In Which I Read, and Love, a Book About the Great Outdoors

I recently finished Steve Edward’s Breaking into the Backcountry. I’d read a few of his short pieces online that were fantastic, and I knew he had a book out. I went to his website to investigate and was slightly dismayed to see that it was a memoir, something I don't read very often. Further, this particular memoir obviously had themes related to the outdoors.  Remember me Given the choice between a hike in the woods or a day in New York City, I am already halfway across the GW Bridge.
But I really liked Edwards' writing, so I bought the book. And I am so grateful I did.

First, there is the prose, which is exquisite. There are lyrical passages full of rich detail—sentences strung together with a seemingly effortless cadence, phrases that are ripe with perfect, often surprising word choice.  I do not always underline passages in books I read. I love books, I share books, I don’t want to deface my books. But sometimes I can’t help it. Sometimes there is such beauty that I find myself marking up the pages.  Descriptions that astonish and delight. Sentences that evoke envy.  An insight I want to contemplate later.  I did it with Chitra Banerjee Divakaruini’s Queen of Dreams, Arundhati Roy’s The God of Small Things, Christie Hodgen’s Elegies for the Broken Hearted.
I did it with Steve Edwards’ Breaking into the Backcountry.  In an orange pen.  A lot.

In a way, the narrative arc of this book mirrors my experience reading it.  The story begins with the author feeling more than a little fear and trepidation. He is twenty-six. He has recently won a writing contest. The prize includes seven  months as a caretaker of an isolated homestead in  Oregon where the author will perform chores and write.  There will be no electricity. There will be bears. He is understandably unsettled.
(My first thought was to remind myself never to enter a contest with such a prize.)

But Breaking into the Backcountry is more than a description of a beautiful and challenging landscape. It is more than a chronicle of the difficulty adjusting to the isolation, to the long days and weeks alone. It is an achingly personal story, detailing the pain the author both suffered and inflicted during an early divorce, his reactions to the September 11th terrorist attacks which took place while he was at the homestead, and his unflinching quest to conquer his fears, to grow as a person.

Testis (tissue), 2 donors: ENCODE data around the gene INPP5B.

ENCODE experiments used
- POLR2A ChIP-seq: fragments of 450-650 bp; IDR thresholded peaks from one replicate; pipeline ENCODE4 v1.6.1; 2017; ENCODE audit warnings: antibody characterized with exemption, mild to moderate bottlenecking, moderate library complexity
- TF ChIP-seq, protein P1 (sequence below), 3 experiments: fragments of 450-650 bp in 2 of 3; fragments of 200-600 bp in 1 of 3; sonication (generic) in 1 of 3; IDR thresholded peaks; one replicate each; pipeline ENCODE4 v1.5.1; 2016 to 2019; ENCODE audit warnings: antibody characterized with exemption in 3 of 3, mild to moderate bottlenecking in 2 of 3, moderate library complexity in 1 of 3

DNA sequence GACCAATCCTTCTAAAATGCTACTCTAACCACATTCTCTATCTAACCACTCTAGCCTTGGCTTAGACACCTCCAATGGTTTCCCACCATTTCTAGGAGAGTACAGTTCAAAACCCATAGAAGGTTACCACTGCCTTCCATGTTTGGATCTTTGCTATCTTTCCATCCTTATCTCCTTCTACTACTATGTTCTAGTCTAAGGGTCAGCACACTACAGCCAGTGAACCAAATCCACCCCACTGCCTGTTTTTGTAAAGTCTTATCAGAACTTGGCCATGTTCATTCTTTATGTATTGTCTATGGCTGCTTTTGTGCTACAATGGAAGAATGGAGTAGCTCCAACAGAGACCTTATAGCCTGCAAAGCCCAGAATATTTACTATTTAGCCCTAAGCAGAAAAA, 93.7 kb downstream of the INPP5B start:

Over time, he learns important, transformative lessons the homestead could do nothing else but teach him. He settles into it. He comes to value the solitude, to feel peace there, to see things differently.  And this is how I felt every time I picked up the book--soothed, reflective. I looked forward to reading not just to know what happened next—would a bear attack, would intruders harm the propery or its twenty-six-year-old caretaker, would the author go mad— but because there was a palpable peace that came over me when I read.

There is a sadness looming beneath Edwards' gentle storytelling, and I will admit to tearing up, most notably in a passage about making peace with the hurt he caused his ex-wife, and the epilogue, where I found myself deeply touched by how seven months can change a man. 
If you are looking for some truly beautiful narrative nonfiction, I highly recommend Steve Edwards’ Breaking into the Backcountry.

Book Clubbing MUDBOUND

Please Note: Spoilers from this point forward.

I posted this about a year ago, when I first returned to blogging. It's the letter I wrote to Hillary Jordan after I finished her novel, and it seems as good a place as any to start:

Dear Ms. Jordan: 
I am, of course, late to the game with Mudbound, having just finished it a few weeks ago, even though it was recommended to me much earlier. I think it was the way my friend said, "I loved it, but there were parts that were hard to read." Lots of books have parts that are hard to read; I knew she meant something qualitatively different with your book.
Your writing is beautiful and your story is compelling. But when I put the book down, I burst into tears and called my friend to tell her that she should have warned me. She said that she did. I said, no, what I meant is that she shouldn't have let me read it at all, because I didn't know how to live with it.
I am the white mother of an adopted African American son. I studied African American history at Smith College and Civil Rights at Georgetown Law School. I know something about the history of race in this country and still, you brought it home again and again and again. People need to read your book. I needed to read your book, even though I had so much to mourn when I finished.  Ronsel. I could mourn what happened to Ronsel for the rest of my life.
All I am trying to say is that your book moved me more than any book I can remember reading in a long time. And I just wanted to thank you for writing it.

All best,
Jennifer Zobair

Although I obviously have much to say about this book as a reader and a writer, I'd love to start with your initial reactions to the book. To the comments!